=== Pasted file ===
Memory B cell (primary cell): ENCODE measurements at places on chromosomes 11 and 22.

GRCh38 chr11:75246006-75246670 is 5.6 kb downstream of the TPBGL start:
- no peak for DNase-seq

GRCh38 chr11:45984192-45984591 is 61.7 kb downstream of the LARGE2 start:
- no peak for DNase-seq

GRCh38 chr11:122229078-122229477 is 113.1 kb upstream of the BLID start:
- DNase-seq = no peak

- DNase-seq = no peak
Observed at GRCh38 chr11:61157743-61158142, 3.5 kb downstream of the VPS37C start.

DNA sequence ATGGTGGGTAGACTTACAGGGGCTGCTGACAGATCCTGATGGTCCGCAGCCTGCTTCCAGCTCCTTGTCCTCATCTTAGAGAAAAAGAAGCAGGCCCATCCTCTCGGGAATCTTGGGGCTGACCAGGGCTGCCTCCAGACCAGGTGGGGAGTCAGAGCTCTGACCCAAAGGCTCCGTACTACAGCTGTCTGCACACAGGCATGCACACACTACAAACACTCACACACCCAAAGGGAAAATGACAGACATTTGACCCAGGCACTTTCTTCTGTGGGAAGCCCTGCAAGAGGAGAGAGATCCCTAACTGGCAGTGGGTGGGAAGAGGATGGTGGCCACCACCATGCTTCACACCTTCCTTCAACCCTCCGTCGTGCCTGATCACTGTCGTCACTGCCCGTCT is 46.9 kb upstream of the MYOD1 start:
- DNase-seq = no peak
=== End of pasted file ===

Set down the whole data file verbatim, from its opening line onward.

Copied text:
Memory B cell (primary cell): ENCODE measurements at places on chromosomes 11 and 22.

GRCh38 chr11:75246006-75246670 is 5.6 kb downstream of the TPBGL start:
- no peak for DNase-seq

GRCh38 chr11:45984192-45984591 is 61.7 kb downstream of the LARGE2 start:
- no peak for DNase-seq

GRCh38 chr11:122229078-122229477 is 113.1 kb upstream of the BLID start:
- DNase-seq = no peak

- DNase-seq = no peak
Observed at GRCh38 chr11:61157743-61158142, 3.5 kb downstream of the VPS37C start.

DNA sequence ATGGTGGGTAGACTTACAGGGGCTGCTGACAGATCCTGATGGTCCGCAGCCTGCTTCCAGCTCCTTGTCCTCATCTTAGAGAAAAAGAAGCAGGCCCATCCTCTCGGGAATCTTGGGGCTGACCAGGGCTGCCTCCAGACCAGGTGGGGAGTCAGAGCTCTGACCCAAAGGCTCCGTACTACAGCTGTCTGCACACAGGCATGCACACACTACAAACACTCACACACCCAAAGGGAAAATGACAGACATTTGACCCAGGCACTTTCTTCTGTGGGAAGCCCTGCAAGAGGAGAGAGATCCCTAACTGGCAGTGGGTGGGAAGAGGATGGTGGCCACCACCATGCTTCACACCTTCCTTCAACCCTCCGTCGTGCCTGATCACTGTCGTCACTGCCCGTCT is 46.9 kb upstream of the MYOD1 start:
- DNase-seq = no peak